Whether it was realistic dramas like The Wrestler, or over-the-top action films like Jackie Brown, it is the odd jobs that seem to be the most riveting. Even though tons of great movies have been made about outlandish professions, only the best are worth remembering and garnered impressive score on IMDb.
As he has once again proven in Top Gun: Maverick, actor Tom Cruise has never been afraid of dangerous roles in his career. Days of Thunder casts Cruise as Cole Trickle, an up-and-coming stock car racer who competes in NASCAR despite his reputation for reckless driving.
Though stock car racing has been a profession since the 1940s, no film had captured the nuances of the job quite like Days of Thunder. Even if the viewer wasn't a fan of the sport, the in-depth information regarding it was delivered through exciting exposition that kept the movie going. While it may suffer from early '90s cheesiness at parts, it is still the closest a film has come to bottling the pure essence of racing.
Generally considered one of Burt Reynolds' most iconic roles, Hooper also shined a light on an underrated Hollywood profession. The titular hero Hooper is a stuntman at the top of his game. However, when a younger stuntman comes along to steal his thunder, he begins pushing himself for more and more dangerous acts.
Director Hal Needham had a lot to say about the business of making movies, and as a former stuntman himself, he was perfectly suited to tell the story. While it does play fast and loose with how filmmaking actually works, it does accurately portray the difficulties imposed on stunt professionals as they damage their bodies and grow older.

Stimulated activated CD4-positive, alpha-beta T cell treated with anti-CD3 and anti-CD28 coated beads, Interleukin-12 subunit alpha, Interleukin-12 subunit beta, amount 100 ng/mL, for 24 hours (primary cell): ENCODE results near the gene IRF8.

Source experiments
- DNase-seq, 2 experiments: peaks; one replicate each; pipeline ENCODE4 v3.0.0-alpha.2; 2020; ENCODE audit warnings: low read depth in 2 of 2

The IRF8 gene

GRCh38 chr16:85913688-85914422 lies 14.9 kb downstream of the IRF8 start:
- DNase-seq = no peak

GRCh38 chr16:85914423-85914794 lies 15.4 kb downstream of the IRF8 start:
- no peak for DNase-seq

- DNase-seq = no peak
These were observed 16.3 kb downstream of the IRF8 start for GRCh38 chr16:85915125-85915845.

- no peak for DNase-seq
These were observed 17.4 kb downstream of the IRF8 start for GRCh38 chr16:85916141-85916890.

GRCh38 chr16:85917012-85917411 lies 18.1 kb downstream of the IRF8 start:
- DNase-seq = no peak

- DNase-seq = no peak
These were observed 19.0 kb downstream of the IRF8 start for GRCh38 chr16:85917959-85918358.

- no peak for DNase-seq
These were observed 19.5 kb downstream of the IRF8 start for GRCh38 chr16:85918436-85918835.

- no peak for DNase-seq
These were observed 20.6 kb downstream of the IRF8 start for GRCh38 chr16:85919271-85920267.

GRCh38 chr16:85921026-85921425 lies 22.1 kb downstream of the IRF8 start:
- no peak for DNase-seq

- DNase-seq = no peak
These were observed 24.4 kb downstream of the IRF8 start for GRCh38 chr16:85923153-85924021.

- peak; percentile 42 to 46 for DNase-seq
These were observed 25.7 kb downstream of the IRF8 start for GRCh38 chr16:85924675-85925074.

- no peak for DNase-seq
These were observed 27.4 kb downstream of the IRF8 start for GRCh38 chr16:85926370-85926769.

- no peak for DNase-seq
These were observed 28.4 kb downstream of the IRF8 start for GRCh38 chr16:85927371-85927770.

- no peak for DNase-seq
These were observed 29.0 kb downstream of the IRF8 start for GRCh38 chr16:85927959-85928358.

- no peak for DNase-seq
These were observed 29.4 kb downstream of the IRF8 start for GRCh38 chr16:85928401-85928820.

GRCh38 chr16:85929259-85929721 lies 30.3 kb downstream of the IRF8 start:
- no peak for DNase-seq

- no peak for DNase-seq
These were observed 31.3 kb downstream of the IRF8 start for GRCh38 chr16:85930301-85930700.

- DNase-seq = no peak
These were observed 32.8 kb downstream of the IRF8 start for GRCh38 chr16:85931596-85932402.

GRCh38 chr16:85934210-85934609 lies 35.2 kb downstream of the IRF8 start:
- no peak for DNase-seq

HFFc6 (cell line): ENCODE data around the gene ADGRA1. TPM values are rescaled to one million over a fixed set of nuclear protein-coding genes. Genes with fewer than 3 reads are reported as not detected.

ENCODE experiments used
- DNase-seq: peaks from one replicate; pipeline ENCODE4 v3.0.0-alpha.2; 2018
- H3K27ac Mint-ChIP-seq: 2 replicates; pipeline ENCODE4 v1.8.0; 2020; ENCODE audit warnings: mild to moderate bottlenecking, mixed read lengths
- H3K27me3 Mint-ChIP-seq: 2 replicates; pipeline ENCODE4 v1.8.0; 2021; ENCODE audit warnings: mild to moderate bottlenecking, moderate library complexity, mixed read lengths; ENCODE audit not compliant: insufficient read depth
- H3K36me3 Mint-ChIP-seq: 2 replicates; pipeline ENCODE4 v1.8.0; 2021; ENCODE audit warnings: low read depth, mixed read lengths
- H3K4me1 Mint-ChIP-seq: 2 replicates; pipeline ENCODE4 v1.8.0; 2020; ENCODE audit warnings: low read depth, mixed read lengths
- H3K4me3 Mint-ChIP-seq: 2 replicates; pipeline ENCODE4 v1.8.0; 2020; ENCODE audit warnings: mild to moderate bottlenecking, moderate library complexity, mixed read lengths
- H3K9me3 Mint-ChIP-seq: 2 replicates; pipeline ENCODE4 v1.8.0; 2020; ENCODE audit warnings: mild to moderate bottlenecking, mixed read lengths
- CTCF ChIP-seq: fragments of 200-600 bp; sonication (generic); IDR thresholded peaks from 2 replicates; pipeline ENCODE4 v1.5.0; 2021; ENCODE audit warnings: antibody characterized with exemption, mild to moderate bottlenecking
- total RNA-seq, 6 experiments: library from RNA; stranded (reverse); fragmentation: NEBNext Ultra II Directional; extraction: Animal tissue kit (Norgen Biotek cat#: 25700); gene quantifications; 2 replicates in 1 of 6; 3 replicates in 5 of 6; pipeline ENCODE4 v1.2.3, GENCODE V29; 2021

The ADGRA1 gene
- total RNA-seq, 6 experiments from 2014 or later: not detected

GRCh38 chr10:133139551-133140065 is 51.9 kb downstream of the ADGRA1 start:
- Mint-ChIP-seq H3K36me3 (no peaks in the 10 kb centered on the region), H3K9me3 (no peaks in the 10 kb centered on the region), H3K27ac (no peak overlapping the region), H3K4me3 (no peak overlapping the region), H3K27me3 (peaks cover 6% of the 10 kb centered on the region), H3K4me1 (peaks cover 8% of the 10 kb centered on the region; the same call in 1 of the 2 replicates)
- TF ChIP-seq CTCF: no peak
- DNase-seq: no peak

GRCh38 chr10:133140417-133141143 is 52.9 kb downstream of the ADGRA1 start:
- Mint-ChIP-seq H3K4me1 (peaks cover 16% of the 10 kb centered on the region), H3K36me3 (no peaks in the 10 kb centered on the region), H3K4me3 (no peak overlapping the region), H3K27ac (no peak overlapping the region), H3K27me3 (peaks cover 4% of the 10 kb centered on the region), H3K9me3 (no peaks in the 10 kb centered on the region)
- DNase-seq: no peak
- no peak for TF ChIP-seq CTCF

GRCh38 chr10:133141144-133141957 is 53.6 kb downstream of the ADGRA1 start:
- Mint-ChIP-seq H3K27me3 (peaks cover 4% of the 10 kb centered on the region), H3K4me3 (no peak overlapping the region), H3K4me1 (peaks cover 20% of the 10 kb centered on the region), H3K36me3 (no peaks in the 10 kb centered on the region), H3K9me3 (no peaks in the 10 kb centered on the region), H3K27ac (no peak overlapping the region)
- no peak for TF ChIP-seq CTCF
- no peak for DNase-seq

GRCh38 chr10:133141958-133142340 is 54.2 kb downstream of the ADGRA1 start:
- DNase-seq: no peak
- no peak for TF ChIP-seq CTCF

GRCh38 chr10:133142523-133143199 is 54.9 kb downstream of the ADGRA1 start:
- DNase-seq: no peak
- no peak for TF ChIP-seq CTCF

Not all movies about unusual professions are necessarily flattering, and some actually play off of common fears regarding the job. Magic is the story of a professional ventriloquist who begins to spiral out of control as he loses his grip on reality and suspects that his dummy is actually alive.
Long before Anthony Hopkins had his star-making role as Hannibal Lecter in Silence of the Lambs, he was equally chilling in the obscure horror classic from the '70s. Though the art of ventriloquy is quite old, it had begun to slowly fall out of popularity after the middle part of the 20th century. Similar to clowns, many viewers had begun to find ventriloquy creepy, and Magic perfectly played on those fears.
Though the story around Repo Man is entirely over-the-top, its portrayal of the profession of repossession is mostly accurate. The film follows a young punk who is recruited by a jaded repo man to help him repossess cars. Meanwhile, a mysterious car containing a deadly green energy terrorizes Los Angeles.
The profession of repossession professional is used as a symbol for working in general, and the story is all about a young man coming to grips with the fact that he has to go straight. The job is shown as dangerous and un-rewarding, and the film is very strong in its portrayal of the actual process of car repossession and the public's response to the people that do the job.
If there is one thing that Hollywood loves to do, it's tell stories about themselves, and Blow Out explored an unsung aspect of film production. It tells the story of a sound engineer who accidentally documents a car accident while recording sound effects in the park. His obsession with the recording leads him to uncover a far-reaching political conspiracy.